Originally bought new in 1920 by Jack Lye of Tamworth, the Dodge had eventually become the Lye family farm car in which each generation of kids had learned to drive. Ian Neuss bought it for £100 ($200) in 1961, when he was seventeen. He repaired it sufficiently for registration and drove it around Armidale in his student days. He named the car Horace, after one of the Dodge Brothers.
After forty years locked away on blocks, and an eight-year restoration, cleaning, re-machining, re-building, panel beating and body trimming, Horace was back on the road. After reconditioning the motor, and a test driving from Sydney to Perth, the back way, most mechanical problems were sorted. The old 4-cylinder motor, originally putting out about 34 horsepower, was ready. With a top speed of 70 kph, downhill, hanging on tight, but able to trundle along all day at 45, Ian claimed it would climb a vertical wall in first gear.
So into the container it went, shipped to Bangkok, and ready to conquer the world.
THE WILLYS WHIPPET
Bill Amann bought the Whippet and various bits of two others for $10,000 from the widow of Stan Perry, a Western Australian prospector. Stan had driven it through the WA deserts for many years, so Stan became the car’s name. A Model 96 with a four-cylinder motor, it originally boasted about 35 horsepower, 90 ft lbs of torque, and weighed less than a ton. The light body made those first Whippets feel lively and quick, hence the name. They were cheap, too, so many were sold in Australia. The Whippet was the basis for the World War II Jeep that Willys produced in the thousands for the US military and were shipped to all theatres of that war and to US allies, including Russia as we were unexpectedly reminded later in our journey.
Unlike Ian, Bill was still running a business so didn’t have a lot of time to put into preparation, instead deciding to trust his mechanical skills and rely on the simplicity of the car’s mechanics, and hope there would be some help available along the way.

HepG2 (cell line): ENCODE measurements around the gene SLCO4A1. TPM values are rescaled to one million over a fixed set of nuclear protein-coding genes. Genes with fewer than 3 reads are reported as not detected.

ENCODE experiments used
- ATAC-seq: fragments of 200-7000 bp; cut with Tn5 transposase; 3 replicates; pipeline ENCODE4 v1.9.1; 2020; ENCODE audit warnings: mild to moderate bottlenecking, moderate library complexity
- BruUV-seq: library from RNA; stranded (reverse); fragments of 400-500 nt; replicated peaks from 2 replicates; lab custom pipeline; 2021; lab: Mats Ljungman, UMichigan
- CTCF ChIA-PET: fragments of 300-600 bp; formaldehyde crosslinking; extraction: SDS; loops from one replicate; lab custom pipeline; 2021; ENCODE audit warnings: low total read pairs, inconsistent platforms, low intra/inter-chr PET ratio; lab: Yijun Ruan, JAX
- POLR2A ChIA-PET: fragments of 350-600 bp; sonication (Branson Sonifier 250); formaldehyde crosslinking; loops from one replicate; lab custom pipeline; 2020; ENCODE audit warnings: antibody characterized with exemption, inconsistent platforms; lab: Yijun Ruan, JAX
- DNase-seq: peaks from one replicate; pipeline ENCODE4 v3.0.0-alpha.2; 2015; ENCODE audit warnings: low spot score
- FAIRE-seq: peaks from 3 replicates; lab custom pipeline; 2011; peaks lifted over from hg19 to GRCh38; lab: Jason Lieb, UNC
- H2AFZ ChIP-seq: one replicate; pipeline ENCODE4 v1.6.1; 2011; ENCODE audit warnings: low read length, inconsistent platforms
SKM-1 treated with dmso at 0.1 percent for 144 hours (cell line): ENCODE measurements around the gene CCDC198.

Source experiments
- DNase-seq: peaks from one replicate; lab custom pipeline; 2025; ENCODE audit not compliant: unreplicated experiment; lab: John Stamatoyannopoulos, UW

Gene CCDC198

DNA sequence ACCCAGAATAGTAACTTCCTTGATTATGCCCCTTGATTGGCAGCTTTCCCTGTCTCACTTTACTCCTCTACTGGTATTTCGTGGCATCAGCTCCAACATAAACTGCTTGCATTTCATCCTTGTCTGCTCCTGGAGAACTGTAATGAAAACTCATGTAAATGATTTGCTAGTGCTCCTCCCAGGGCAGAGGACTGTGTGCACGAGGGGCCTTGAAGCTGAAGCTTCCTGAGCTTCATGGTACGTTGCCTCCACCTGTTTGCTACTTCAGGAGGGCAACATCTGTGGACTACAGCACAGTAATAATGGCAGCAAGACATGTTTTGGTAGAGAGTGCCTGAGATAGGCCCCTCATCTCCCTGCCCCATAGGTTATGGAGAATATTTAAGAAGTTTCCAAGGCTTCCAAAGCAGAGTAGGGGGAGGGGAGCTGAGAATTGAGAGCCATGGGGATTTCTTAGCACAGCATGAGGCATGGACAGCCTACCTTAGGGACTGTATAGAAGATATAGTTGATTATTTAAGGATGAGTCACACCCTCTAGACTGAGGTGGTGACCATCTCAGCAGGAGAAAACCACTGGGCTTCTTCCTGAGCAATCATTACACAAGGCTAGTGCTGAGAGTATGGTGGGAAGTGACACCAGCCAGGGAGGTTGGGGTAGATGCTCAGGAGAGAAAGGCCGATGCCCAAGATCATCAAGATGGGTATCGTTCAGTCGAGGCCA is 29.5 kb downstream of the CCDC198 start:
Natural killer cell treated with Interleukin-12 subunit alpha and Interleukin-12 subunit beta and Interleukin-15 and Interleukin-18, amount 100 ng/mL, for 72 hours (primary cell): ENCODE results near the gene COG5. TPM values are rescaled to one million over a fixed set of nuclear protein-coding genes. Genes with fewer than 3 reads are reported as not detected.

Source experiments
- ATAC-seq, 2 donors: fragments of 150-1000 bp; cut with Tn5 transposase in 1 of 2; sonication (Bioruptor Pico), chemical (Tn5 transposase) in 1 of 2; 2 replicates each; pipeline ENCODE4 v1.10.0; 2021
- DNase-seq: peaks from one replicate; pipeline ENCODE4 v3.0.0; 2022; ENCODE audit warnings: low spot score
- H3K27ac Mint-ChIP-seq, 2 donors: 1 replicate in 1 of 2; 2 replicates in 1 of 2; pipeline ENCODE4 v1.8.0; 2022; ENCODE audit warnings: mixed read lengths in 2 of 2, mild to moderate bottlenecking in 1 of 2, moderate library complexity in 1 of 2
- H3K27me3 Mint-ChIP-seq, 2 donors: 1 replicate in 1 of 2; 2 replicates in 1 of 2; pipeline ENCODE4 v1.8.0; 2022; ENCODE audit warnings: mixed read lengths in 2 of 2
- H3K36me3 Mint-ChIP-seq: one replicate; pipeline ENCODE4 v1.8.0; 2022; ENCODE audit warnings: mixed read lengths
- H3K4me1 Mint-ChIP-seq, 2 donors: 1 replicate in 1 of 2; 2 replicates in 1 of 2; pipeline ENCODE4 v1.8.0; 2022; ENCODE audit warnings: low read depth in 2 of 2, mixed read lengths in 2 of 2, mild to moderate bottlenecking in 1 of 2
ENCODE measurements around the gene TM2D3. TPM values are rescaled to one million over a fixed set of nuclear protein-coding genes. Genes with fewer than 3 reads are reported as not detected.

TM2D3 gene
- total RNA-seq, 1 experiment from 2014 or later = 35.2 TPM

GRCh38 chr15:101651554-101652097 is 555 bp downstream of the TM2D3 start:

He did manage to overhaul the fuel system, replacing fuel lines, fitting a fuel filter, electric pump, and a fuel pressure regulator. This last step backfired as it either stopped fuel flow when most needed or caused flooding, requiring regular adjustment.
The fuel cap was actually the cut-off base of a jam tin; fuel had a habit of splashing out whenever the tank was filled to the top, leaving a fuel trail on the service station forecourt and, most alarmingly, onto the exhaust pipe when turning left at speed. We were to learn to only fill the tank to about the three-quarter mark, weighing up the risk of running out on the road somewhere, which happened regularly. Bill’s back-up reserve tank was a pair of 10-litre plastic jerrycans.
A new distributor cap and points were also installed, all electrical wiring replaced, and even the windscreen wiper was replaced, but remained a joke. The original Whippet ran on a six-volt system, but Bill was reluctantly convinced that he would never find a spare battery, so at the last minute he changed to a 12-volt system. Valve clearances were set, and a new exhaust system installed.
Finally, for looks, Bill replaced all windows with new clear plastic all around and put a piece of carpet on the floor to try to insulate the cab from engine heat. His wife, Liz, took a paint brush and a couple of pots of paint and gave Stan a new thick coat of Public Service cream.
Finally, Bill loaded the spares and tools he thought he would need and shipped the car from Fremantle to Bangkok, hoping for the best.